Nature-Based Solutions for sustainable urban environments, functional connectivity, holistic approach, multi-stakeholder engagement and international collaboration
Are Nature-based solutions considered a novelty in the urban transformation process towards sustainability?
RS: Absolutely. I know that many people think that incorporating green elements in cities (trees, plants, blue structures, pollinators structures, etc.) are not innovative actions but, from my point of view, we have lost the perspective of realizing their vital presence in cities. Too often they are just being installed as aesthetic solutions, not as an alternative to solve the unsustainability of urban process, to solve environmental issues in cities, to provide specific ecosystem services nor to fight against Climate Change. It is obvious that cities have the necessity to change and to transform. Currently, our cities are uncomfortable spaces to live and some of the transformations taking place at the moment have been unsustainable. We need to transform our urban environment by bringing rural and natural items in it. I think it is impossible to transform our cities by just using conventional solutions. We need to innovate, and sometimes solutions can be simple and easy to find, in nature for example.
What makes this project unique?
LP: The project’s uniqueness is completely clear to us. It’s the functional connectivity among Nature Based Solutions that we will achieve. We will create green corridors that promote a “connection”. I think that this is the most relevant aspect related to NBS which makes the project special. We have realised that there was a lack, a very important lack, regarding the implementation of Green Infrastructures, Blue Infrastructures and another type of NBS: the absence of connectivity.
Many cities have also many green areas but like most cases these areas are installed only for an aesthetic purpose and are isolated. Nonetheless, it is necessary to provide functionality to these green alternatives and to allow the “communication” between them to increase their impacts.
Everybody knows the benefits of plants and water, and above all to address or palliate some Climate Changes risks in our cities. So why can’t we try to link these solutions in order to aggregate their benefits? A tree can provide oxygen but can also provide shadow, thus if we plant a group of trees, we will have a “tool” to reduce the heat island effect (by providing shadow areas), and improve the urban biodiversity... The solution is the aggregation and integration of NBS, or “the connectivity”.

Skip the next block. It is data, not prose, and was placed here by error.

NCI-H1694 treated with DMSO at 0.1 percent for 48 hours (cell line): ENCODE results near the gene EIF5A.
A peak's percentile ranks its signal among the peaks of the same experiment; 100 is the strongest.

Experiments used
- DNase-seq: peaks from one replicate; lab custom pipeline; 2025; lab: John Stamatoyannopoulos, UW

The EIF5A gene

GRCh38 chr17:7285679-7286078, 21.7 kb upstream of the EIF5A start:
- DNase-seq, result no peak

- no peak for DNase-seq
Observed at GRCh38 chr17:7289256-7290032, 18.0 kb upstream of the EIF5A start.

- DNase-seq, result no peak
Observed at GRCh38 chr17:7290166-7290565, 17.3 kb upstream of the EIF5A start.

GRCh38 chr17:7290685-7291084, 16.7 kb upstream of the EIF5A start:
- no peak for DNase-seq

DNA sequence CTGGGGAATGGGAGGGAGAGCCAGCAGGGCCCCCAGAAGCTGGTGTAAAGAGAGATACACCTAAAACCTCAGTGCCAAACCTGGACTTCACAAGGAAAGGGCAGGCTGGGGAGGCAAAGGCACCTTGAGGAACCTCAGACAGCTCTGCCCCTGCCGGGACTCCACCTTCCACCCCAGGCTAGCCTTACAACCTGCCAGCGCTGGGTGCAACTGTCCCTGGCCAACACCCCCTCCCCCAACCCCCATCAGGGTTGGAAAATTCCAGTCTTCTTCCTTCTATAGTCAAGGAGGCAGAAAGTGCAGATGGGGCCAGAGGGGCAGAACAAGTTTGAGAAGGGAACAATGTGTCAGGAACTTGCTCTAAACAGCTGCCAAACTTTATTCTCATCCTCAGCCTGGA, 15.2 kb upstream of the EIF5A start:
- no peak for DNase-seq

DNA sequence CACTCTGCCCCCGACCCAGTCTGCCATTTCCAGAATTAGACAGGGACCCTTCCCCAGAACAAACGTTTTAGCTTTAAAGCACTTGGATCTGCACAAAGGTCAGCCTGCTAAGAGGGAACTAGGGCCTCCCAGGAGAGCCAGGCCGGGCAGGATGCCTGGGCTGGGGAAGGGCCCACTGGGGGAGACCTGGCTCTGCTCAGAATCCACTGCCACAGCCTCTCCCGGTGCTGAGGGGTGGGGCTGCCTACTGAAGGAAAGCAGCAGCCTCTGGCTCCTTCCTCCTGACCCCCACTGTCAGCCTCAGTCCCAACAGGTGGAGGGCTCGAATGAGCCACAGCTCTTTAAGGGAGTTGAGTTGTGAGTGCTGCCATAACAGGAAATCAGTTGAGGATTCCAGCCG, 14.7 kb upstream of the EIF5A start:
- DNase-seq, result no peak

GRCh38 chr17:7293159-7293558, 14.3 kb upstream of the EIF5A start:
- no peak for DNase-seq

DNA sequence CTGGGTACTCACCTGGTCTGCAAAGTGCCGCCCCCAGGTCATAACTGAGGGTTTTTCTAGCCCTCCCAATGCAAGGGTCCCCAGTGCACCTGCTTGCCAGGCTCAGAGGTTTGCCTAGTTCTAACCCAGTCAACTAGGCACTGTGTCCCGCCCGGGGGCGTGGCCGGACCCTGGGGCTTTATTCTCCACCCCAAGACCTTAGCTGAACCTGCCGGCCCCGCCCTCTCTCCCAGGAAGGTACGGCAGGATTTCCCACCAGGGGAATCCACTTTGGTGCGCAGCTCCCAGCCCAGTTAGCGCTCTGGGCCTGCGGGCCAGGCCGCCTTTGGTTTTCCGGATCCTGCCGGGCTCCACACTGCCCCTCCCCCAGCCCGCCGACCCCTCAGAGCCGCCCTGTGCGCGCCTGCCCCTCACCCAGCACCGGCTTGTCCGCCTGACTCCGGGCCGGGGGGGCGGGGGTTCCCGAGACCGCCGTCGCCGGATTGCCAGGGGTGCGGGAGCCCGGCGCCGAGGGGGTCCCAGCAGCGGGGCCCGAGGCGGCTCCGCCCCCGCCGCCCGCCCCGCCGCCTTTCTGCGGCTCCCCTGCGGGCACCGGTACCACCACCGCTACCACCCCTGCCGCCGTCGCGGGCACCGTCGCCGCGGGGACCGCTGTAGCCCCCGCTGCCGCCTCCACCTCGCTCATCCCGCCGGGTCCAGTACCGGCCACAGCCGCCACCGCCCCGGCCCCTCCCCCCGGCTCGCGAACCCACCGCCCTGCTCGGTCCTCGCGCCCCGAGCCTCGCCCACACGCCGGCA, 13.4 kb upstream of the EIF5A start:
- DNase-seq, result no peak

What makes this project holistic?
RS: The Cambridge dictionary defines the adjective “holistic” as “dealing with or treating the whole of something or someone and not just a part”. URBAN GreenUP project has a holistic approach in relation to the urban concept of planning cities because a new concept, “RUP (Re-naturing Urban Plan)”, will be introduced and this includes a huge variety of aspects:
- Innovation. We need to innovate in the design of novel NBS
- Demonstration. It is necessary to test the solutions in real time and different spaces.
- Monitoring and evaluation. It is essential to know and quantify the benefits of NBS.
- Replicability and transferability. The high-level solutions must be able to be replicated in other conditions, countries and circumstances.
- NBS monetization and new business model creation.
- Networking of projects, activities and stakeholders is essential.
- Tight collaboration among all actors involved in the NBS chain (local authorities, citizens, technology providers, end users, the academic community, etc.).
- Exploitation, communication and dissemination of the project results.